PANAJI: ‘Manjusha Art’ is a polpular folk art of ‘Ang Pradesh’, currently known as Bhagalpur in Bihar. ‘Manjusha Art’ is based on a folk story. The story of Bihula – Bishahari! The story of Bihula who saved her husband from the deity’s wrath and a snake-bite and also of Bishahari or Mansa, the snake goddess known for her anger when displeased, but also for her protectiveness when appeased.

Manjusha art is believed to be the only art-form in the history of India which has a sequential representation of the story and is displayed in a series pictorially. This is also called a scroll painting.

Earlier this story used to be sung in the oral tradition, Nowadays though the oral songs are not as popular, an effort is being made to revive them.


In Sanskrit, the word ‘Manjusha’ means box and manjushas are temple-shaped boxes, made up of bamboo, jute and paper insides; in which devotees keep paintings of Hindu gods and goddesses and other ceremonial materials.

These boxes are used in Bishahari puja, a festival dedicated to the Snake Goddesses. ‘Manjusha’ name is also associated with a elaborate story and with festival celebrated in Bhagalpur.


Manjusha is a folk-art and scroll painting with following essential aspects.

• Only three colours are used in Manjusha Art (Green, Yellow and Pink)
• Manjusha art is Line drawings and Borders are very Important.
• Manjusha Art is completely based on folklore of Bihula-Bishari.
• In Manjusha Art, the characters are displayed as X letter of English Alphabets.
• Major motifs of Manjusha Art – Snake, Champa Flower, Sun, Moon, Elephant, Turtle, Fish, Maina Bird, Kamal Flower, Kalash Pot, Arrow Bow, ShivLing, Tree etc.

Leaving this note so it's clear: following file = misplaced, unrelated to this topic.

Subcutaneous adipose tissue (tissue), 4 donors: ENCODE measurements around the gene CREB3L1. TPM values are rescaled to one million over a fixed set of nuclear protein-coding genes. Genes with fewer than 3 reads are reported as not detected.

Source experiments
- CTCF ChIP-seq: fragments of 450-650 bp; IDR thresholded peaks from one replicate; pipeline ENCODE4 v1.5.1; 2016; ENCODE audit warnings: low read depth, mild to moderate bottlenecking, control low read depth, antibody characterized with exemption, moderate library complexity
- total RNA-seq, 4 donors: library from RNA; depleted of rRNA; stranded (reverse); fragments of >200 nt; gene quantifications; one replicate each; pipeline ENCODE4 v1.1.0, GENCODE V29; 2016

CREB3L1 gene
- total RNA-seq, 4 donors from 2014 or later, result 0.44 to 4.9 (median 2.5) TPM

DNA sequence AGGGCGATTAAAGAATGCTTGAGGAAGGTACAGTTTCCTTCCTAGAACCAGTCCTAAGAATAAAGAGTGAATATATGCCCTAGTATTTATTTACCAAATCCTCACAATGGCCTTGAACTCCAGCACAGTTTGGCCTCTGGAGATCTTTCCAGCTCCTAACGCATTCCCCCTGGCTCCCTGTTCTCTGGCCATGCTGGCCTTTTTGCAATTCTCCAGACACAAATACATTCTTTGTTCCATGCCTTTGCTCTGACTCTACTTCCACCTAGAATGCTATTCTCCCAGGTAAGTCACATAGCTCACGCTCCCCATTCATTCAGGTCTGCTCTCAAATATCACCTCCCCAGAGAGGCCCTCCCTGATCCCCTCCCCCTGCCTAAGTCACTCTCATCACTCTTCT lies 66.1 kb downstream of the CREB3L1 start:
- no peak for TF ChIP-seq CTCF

• Major characters of Manjusha Art – Lord Shiva, Mansa Devi (Bishari), Bihula, Bala, Hanuman, Chandu Saudagar
• Borders in Manjusha Art – Belpatr, Lehariya, Triangle, Mokha and series of Snakes.


In Manjusha Art, the borders are very important, every painting must contain one or more borders in it. The different borders used in Manjusha art are as follows.

Belpatra – It is the symbol of holy leaves of Belpatra. In Hindu tradition, Lord Shiva is worshiped with Belptra.
Lehariya – It is the symbol of waves of river. Waves show ‘up and downs’ in life and how we overcome the difficulties. It embarks struggle and strength.
Mokha – Mokha shows the design and decoration used by ancient people of ‘Ang region’ in their houses.
Tribhuj – The triangle, a symbol of Lord Shiva in Hindu Religion. Point-up triangle indicates the spirituality and point-down triangle indicates physical presense. The symbol of triangle, can also connect with concept of time as – past, present and future.
Sarp ki Ladi – So many snake pattern connected to each other, it is a sign of unity.


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